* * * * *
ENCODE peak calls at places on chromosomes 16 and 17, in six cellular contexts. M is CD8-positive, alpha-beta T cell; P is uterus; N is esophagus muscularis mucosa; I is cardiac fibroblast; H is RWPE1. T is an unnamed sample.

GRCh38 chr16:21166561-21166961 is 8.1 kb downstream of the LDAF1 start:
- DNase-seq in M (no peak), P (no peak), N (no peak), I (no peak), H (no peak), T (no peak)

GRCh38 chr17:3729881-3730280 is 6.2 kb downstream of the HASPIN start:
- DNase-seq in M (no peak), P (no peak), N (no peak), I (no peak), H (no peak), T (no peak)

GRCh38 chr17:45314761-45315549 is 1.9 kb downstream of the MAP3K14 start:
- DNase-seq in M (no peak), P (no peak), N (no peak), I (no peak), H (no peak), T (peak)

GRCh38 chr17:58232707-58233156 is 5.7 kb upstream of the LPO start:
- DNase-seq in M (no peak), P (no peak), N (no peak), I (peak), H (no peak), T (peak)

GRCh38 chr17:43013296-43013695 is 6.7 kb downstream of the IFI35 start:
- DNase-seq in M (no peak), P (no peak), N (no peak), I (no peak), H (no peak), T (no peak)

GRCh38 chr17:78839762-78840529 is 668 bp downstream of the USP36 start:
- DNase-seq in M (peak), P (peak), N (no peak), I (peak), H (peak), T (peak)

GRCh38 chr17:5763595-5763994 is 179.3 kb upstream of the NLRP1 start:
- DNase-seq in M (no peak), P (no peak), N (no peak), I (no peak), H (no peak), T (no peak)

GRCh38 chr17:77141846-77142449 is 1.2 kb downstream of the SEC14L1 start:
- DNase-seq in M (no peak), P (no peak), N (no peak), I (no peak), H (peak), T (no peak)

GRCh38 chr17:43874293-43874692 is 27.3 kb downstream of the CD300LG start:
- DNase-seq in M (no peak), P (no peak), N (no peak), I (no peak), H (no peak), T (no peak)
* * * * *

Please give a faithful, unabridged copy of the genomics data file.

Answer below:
ENCODE peak calls at places on chromosomes 16 and 17, in six cellular contexts. M is CD8-positive, alpha-beta T cell; P is uterus; N is esophagus muscularis mucosa; I is cardiac fibroblast; H is RWPE1. T is an unnamed sample.

GRCh38 chr16:21166561-21166961 is 8.1 kb downstream of the LDAF1 start:
- DNase-seq in M (no peak), P (no peak), N (no peak), I (no peak), H (no peak), T (no peak)

GRCh38 chr17:3729881-3730280 is 6.2 kb downstream of the HASPIN start:
- DNase-seq in M (no peak), P (no peak), N (no peak), I (no peak), H (no peak), T (no peak)

GRCh38 chr17:45314761-45315549 is 1.9 kb downstream of the MAP3K14 start:
- DNase-seq in M (no peak), P (no peak), N (no peak), I (no peak), H (no peak), T (peak)

GRCh38 chr17:58232707-58233156 is 5.7 kb upstream of the LPO start:
- DNase-seq in M (no peak), P (no peak), N (no peak), I (peak), H (no peak), T (peak)

GRCh38 chr17:43013296-43013695 is 6.7 kb downstream of the IFI35 start:
- DNase-seq in M (no peak), P (no peak), N (no peak), I (no peak), H (no peak), T (no peak)

GRCh38 chr17:78839762-78840529 is 668 bp downstream of the USP36 start:
- DNase-seq in M (peak), P (peak), N (no peak), I (peak), H (peak), T (peak)

GRCh38 chr17:5763595-5763994 is 179.3 kb upstream of the NLRP1 start:
- DNase-seq in M (no peak), P (no peak), N (no peak), I (no peak), H (no peak), T (no peak)

GRCh38 chr17:77141846-77142449 is 1.2 kb downstream of the SEC14L1 start:
- DNase-seq in M (no peak), P (no peak), N (no peak), I (no peak), H (peak), T (no peak)

GRCh38 chr17:43874293-43874692 is 27.3 kb downstream of the CD300LG start:
- DNase-seq in M (no peak), P (no peak), N (no peak), I (no peak), H (no peak), T (no peak)